Onward and upward, young people. You are the future…..

    • That’s why we encourage the use of natural materials. They’re relatively simple to learn and safe to use. People have been building this way for thousands of years without books, complex codes and regulations, etc. It’s time to return to these time tested ways, and incorporate improvements.

  3. About the odd insistance on septic tank codes in otherwise relaxed areas- I was talking about my confusion with some of the building codes and resistance to things like the reed/wetland greywater recycling with a friend of mine who happens to be a doctor who worked for a while on the border between US and Mexico.

    Apparently a lot of the horror the establishment feels about composting toilets/greywater wetlands has to do with hepatitis risk. Hepatitis is pretty sturdy, it likes to spread through water contamination, and it would only take one group of people doing it wrong to increase everyone’s health risk dramatically.

    When you’re on secluded acerage people will care a lot less than if you’re in a suburb, especially about grey water, for this very reason.

    I thought that was interesting, since hepatitis as a health risk isn’t exactly something I think about a lot, you know?

    • Hepatitis isn’t a concern if you do things correctly. I recommend the Jenkins $25 composting toilet. His system has proven safe over a 30 year period. You can download his book for free:
      (His latest version is $10).

      Safe greywater systems are explained in detail by Oasis Design: For example, you can run underground lines from your sinks and showers to fruit trees.

      But instead of these simple, common sense solutions, most local governments require septic systems that are proven to contaminate groundwater. It’s crazy.

  4. Yes, Crestone is a great example, Artist types, that are spiritual minded…should be the model for the rest of the world.

    In our recent travels through that area of southern Colorado and Northern New Mexico we would often see old adobe ruins sitting next to a mobile home, the thoughts that come to my mind are that these people think they have “upgraded” to modern living…quite the in a tin can that is a bitch to heat in the winter and and a sweat box in the summer…is not an upgrade. Maybe they are lazy and don’t want to do the maintenance that these structures require, it seems pretty obvious that these old adobes have been there for decades, so have survived a few generations…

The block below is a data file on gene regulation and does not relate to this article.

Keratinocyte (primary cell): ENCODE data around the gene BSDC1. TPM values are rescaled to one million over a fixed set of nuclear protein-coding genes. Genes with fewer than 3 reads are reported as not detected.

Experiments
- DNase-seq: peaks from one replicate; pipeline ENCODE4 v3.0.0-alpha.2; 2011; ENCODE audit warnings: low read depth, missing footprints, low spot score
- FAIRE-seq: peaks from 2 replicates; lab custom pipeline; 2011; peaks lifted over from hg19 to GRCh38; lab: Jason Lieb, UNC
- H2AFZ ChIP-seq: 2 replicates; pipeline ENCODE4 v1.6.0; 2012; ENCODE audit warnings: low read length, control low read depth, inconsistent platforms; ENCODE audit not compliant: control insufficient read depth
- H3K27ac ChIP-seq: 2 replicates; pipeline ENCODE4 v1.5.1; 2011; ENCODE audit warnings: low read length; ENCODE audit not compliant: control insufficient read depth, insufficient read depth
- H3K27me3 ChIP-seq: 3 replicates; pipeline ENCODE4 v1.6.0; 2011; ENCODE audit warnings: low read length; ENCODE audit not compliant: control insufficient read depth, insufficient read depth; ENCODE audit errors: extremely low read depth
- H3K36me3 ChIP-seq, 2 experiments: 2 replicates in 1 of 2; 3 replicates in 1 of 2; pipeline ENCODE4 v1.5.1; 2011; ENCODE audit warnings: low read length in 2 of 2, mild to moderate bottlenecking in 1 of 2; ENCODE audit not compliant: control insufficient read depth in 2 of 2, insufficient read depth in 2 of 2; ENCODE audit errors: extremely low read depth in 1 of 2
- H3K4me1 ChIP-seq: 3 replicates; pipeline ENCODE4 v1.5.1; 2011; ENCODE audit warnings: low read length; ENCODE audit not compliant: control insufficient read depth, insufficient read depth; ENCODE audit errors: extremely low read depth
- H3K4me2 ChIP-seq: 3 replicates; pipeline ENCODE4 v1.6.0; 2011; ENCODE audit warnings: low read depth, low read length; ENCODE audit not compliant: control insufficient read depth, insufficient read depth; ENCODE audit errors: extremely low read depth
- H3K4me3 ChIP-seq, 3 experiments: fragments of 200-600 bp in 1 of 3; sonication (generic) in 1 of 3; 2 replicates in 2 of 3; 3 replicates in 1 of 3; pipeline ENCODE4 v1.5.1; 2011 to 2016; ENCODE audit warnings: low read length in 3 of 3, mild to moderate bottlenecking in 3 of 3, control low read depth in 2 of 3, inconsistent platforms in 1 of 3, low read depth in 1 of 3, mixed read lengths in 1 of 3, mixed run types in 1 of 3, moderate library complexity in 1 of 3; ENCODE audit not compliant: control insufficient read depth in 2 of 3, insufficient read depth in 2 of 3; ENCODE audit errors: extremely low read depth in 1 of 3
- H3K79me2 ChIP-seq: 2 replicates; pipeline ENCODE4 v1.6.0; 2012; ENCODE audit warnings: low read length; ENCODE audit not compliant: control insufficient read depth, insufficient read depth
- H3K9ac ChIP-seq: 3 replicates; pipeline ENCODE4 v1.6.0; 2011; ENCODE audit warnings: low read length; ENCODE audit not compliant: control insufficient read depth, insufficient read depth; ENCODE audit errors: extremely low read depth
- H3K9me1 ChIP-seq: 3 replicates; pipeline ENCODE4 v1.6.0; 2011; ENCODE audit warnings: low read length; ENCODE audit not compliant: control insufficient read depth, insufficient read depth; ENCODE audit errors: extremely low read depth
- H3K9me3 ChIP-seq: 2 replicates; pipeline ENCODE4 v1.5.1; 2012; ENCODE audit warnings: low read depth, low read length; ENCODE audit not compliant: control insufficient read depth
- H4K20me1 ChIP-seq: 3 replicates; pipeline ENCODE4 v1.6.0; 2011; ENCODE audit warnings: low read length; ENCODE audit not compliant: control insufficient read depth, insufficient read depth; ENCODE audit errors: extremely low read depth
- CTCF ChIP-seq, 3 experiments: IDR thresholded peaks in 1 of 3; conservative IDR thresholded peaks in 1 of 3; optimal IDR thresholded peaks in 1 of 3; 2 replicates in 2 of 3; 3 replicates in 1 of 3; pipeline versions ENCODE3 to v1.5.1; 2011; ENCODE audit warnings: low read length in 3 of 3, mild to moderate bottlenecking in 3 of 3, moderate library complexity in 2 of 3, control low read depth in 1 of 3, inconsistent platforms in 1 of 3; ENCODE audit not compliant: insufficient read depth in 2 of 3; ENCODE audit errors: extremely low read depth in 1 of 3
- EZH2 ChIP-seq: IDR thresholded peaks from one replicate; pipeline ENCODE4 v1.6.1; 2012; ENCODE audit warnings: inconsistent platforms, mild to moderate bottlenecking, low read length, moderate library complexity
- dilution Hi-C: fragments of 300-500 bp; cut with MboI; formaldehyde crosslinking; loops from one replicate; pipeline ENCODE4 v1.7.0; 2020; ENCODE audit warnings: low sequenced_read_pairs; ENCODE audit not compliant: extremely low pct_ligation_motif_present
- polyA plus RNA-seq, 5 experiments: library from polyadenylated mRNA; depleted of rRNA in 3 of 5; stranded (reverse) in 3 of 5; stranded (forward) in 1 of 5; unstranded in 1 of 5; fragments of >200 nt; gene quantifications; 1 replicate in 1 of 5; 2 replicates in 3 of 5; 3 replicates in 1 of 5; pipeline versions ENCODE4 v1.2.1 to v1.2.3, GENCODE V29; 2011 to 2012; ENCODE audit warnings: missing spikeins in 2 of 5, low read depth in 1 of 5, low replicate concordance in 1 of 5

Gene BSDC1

• Exactly. This is what I’m saying, too. And examples of this are available wherever you go if one has an open mind and takes the time to investigate.

      It’s shocking to me how something so shoddy as a trailer house can be approved by building codes and somehow people believe the lies and feel safe.

  5. I’d like to make a few more comments about building codes since this is such an important topic.

    For one, I’ve been an advocate of the poor for many years looking for affordable housing solutions. See: I say this so you’ll have a better perspective on where I’m coming from.

    Through many different experiences I’ve learned of solutions that are superior to conventional building codes. One good example is Crestone, Colorado. This community has done a good job of balancing safety concerns with common sense. Although codes are almost non-existent in Crestone, there are common sense guidelines and a building committee that offers suggestions and steers people in the right direction. It’s the total opposite of the typical big government approach.

    The result? You won’t see many stick framed houses in Crestone! Homeowners there have spoken loud and clear through their choices. On almost every block you’ll find strawbale, earthbag, adobe, earthships, etc. The houses are perfectly safe and sound, and this can be confirmed by visiting.

    The success of low interference/less intrusive code systems in this city and many others around world simply shoots down the big government approach that makes it impossible for millions of people to afford their own homes.

    For those in favor of the current big government approach, you are effectively telling people “No, you can’t have your own home. And if you build a home without government approval, we are going to tear it down and bill you for it.